A larger proportion of intermittent renewable generation will require European grid operators to allow more variation in frequency, but moves to codify this are being resisted by nuclear safety regulators.
A new code for grid operators in the European Union is being developed by the European Network of Transmission System Operators for Electricity (Entsoe). It is intended to resolve "cross-border network issues and market integration issues" one of which requires "facilitating the targets for penetration of renewable generation."
The European Commission has set the target of 20% of electricity to come from renewables, with much of this likely to come from wind. But as well as supplying clean energy, wind power has other effects on the grid system, including that rapid, unpredictable changes in production cause grid transmission voltages and frequencies to vary.
Power generators are currently required to supply at an average of 50 Hz, obliging them to balance out variations of up to 1 Hz that occur for technical reasons from time to time - and take their power plant offline if they can't operate in that range. This is too stringent for large scale renewable generation and so the draft code being developed would allow frequencies to drop as low as 47.5 Hz.
In a letter to the Agency for the Cooperation of Energy Regulators yesterday the Western European Nuclear Regulators Association (WENRA) said this has "the potential to negatively affect nuclear safety" because "the definition for the range of frequency and voltage is too large." Under nuclear safety legislation the lowest frequency allowed for safety-related equipment is 48 Hz and a frequency below that means, for example, that a coolant pump might operate too slowly.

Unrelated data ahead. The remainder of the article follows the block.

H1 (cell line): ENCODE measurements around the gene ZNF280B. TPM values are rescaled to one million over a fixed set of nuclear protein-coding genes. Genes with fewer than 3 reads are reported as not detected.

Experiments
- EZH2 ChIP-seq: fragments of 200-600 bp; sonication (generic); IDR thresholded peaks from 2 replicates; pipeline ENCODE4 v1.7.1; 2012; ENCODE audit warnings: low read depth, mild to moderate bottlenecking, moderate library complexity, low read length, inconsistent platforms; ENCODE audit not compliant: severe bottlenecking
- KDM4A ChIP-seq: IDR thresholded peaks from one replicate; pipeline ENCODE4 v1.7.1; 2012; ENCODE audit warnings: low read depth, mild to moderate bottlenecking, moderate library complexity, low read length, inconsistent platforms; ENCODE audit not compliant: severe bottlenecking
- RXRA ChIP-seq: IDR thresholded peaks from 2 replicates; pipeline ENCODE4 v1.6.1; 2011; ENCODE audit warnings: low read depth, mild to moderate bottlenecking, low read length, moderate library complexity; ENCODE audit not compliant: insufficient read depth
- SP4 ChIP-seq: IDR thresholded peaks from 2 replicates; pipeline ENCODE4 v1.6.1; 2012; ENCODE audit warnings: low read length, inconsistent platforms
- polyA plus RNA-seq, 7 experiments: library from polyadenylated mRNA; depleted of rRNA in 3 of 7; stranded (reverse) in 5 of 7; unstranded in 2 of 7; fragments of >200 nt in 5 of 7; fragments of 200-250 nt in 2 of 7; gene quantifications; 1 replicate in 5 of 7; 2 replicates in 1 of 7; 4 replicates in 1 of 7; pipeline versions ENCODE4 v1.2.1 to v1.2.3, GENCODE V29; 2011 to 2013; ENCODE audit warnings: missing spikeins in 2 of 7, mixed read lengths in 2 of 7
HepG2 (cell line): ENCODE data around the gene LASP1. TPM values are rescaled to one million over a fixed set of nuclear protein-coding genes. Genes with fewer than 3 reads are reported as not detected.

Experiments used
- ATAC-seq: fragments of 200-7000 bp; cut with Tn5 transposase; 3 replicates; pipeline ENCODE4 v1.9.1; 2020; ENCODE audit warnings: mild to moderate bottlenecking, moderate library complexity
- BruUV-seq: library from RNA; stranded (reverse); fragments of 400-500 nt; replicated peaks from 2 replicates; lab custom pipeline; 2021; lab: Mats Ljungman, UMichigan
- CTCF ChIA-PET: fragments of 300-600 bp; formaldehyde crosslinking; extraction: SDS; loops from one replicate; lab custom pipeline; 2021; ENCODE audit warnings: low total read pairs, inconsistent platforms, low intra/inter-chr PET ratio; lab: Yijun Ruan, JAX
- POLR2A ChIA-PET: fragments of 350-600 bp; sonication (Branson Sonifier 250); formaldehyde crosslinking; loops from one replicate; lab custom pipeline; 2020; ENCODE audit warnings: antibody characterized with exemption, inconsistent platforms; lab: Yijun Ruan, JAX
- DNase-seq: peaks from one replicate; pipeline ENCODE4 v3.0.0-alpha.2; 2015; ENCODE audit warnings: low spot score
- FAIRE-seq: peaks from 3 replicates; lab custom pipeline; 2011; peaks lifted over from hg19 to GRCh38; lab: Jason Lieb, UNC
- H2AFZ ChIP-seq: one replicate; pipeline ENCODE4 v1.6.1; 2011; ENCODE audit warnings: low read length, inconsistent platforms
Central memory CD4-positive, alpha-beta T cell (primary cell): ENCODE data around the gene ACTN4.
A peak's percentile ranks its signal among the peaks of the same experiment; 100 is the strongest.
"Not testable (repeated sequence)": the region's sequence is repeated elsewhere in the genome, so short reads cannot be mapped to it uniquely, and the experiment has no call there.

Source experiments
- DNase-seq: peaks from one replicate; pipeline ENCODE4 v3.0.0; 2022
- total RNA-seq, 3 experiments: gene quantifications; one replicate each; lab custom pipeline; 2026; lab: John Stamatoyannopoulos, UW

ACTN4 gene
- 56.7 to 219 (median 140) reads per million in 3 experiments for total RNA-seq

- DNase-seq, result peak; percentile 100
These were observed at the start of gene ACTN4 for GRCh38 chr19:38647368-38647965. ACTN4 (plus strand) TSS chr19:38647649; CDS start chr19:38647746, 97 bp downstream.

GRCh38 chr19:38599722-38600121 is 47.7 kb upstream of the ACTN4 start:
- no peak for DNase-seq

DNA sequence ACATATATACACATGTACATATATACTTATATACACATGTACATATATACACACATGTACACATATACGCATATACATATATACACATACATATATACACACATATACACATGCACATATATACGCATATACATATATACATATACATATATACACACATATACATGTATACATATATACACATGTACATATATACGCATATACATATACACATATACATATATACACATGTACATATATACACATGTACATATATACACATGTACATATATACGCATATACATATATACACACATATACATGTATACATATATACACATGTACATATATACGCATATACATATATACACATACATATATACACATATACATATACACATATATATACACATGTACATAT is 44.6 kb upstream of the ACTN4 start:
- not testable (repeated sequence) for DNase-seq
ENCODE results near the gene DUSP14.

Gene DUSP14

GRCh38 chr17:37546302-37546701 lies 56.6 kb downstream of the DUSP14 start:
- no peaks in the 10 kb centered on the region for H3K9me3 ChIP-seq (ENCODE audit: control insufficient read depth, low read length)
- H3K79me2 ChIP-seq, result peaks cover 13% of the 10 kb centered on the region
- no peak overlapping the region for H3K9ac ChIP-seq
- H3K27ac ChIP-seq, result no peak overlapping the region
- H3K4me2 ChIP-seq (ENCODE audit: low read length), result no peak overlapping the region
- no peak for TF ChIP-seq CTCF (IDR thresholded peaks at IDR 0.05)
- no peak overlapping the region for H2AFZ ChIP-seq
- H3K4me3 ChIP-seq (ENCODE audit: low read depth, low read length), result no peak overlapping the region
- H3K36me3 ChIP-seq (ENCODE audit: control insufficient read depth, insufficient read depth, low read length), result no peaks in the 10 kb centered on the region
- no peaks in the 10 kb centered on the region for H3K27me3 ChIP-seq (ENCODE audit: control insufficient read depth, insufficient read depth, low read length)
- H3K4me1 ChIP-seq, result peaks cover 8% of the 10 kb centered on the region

Entsoe has said that nuclear power is expected to make up a significant portion of future European energy mix, with the newest plants predicted online until 2080. However, new nuclear power plants must be able to fit in with other elements of the mix, which is sure to include a lot of intermittent and variable wind and solar power in line with "European political goals."
Entsoe said that it had engaged extensively with nuclear technology firms and "recent feedback from manufacturers confirmed that the requirements of the network code are in general technically feasible." It concluded that a general exemption from the code for nuclear power plants is "not justified."
WENRA's letter petitioned for the code to be amended with a line saying, "For nuclear power plants, nuclear safety considerations are prioritized in the case of a conflict between nuclear safety considerations and the network code."
Researched and written
by World Nuclear News